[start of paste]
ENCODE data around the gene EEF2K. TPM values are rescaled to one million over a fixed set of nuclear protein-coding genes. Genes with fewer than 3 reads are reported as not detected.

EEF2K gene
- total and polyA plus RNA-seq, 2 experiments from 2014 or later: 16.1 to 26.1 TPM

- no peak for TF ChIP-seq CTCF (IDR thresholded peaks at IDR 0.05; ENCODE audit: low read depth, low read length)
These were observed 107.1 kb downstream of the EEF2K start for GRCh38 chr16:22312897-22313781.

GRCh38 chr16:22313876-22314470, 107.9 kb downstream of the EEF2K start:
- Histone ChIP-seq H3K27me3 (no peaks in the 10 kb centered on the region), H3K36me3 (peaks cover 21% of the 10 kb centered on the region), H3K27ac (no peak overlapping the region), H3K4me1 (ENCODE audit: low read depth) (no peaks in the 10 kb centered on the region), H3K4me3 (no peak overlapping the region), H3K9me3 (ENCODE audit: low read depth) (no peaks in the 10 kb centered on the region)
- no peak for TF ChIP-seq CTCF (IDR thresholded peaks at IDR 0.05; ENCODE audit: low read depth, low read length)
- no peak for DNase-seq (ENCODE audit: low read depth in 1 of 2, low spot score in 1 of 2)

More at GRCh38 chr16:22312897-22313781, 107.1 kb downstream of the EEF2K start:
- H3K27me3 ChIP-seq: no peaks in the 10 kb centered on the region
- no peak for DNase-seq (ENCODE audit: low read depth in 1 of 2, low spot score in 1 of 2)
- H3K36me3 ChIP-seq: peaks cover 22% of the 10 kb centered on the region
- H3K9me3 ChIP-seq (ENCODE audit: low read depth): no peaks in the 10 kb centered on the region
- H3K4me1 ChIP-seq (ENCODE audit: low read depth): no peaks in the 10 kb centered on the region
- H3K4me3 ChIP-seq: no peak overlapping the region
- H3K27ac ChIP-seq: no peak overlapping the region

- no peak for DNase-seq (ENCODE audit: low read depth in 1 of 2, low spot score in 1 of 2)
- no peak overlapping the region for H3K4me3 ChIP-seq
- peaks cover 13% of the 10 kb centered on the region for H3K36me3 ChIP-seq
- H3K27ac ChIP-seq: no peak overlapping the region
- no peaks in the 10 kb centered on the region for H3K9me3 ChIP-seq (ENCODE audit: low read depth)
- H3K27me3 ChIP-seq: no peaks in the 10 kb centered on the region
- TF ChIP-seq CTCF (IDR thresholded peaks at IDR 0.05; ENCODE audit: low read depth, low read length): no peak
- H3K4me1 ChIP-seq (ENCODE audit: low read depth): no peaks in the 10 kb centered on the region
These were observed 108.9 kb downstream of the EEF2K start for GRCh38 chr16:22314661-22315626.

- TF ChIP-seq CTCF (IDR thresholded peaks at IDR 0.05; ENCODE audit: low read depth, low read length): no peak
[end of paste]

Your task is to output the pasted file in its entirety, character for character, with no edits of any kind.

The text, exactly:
ENCODE data around the gene EEF2K. TPM values are rescaled to one million over a fixed set of nuclear protein-coding genes. Genes with fewer than 3 reads are reported as not detected.

EEF2K gene
- total and polyA plus RNA-seq, 2 experiments from 2014 or later: 16.1 to 26.1 TPM

- no peak for TF ChIP-seq CTCF (IDR thresholded peaks at IDR 0.05; ENCODE audit: low read depth, low read length)
These were observed 107.1 kb downstream of the EEF2K start for GRCh38 chr16:22312897-22313781.

GRCh38 chr16:22313876-22314470, 107.9 kb downstream of the EEF2K start:
- Histone ChIP-seq H3K27me3 (no peaks in the 10 kb centered on the region), H3K36me3 (peaks cover 21% of the 10 kb centered on the region), H3K27ac (no peak overlapping the region), H3K4me1 (ENCODE audit: low read depth) (no peaks in the 10 kb centered on the region), H3K4me3 (no peak overlapping the region), H3K9me3 (ENCODE audit: low read depth) (no peaks in the 10 kb centered on the region)
- no peak for TF ChIP-seq CTCF (IDR thresholded peaks at IDR 0.05; ENCODE audit: low read depth, low read length)
- no peak for DNase-seq (ENCODE audit: low read depth in 1 of 2, low spot score in 1 of 2)

More at GRCh38 chr16:22312897-22313781, 107.1 kb downstream of the EEF2K start:
- H3K27me3 ChIP-seq: no peaks in the 10 kb centered on the region
- no peak for DNase-seq (ENCODE audit: low read depth in 1 of 2, low spot score in 1 of 2)
- H3K36me3 ChIP-seq: peaks cover 22% of the 10 kb centered on the region
- H3K9me3 ChIP-seq (ENCODE audit: low read depth): no peaks in the 10 kb centered on the region
- H3K4me1 ChIP-seq (ENCODE audit: low read depth): no peaks in the 10 kb centered on the region
- H3K4me3 ChIP-seq: no peak overlapping the region
- H3K27ac ChIP-seq: no peak overlapping the region

- no peak for DNase-seq (ENCODE audit: low read depth in 1 of 2, low spot score in 1 of 2)
- no peak overlapping the region for H3K4me3 ChIP-seq
- peaks cover 13% of the 10 kb centered on the region for H3K36me3 ChIP-seq
- H3K27ac ChIP-seq: no peak overlapping the region
- no peaks in the 10 kb centered on the region for H3K9me3 ChIP-seq (ENCODE audit: low read depth)
- H3K27me3 ChIP-seq: no peaks in the 10 kb centered on the region
- TF ChIP-seq CTCF (IDR thresholded peaks at IDR 0.05; ENCODE audit: low read depth, low read length): no peak
- H3K4me1 ChIP-seq (ENCODE audit: low read depth): no peaks in the 10 kb centered on the region
These were observed 108.9 kb downstream of the EEF2K start for GRCh38 chr16:22314661-22315626.

- TF ChIP-seq CTCF (IDR thresholded peaks at IDR 0.05; ENCODE audit: low read depth, low read length): no peak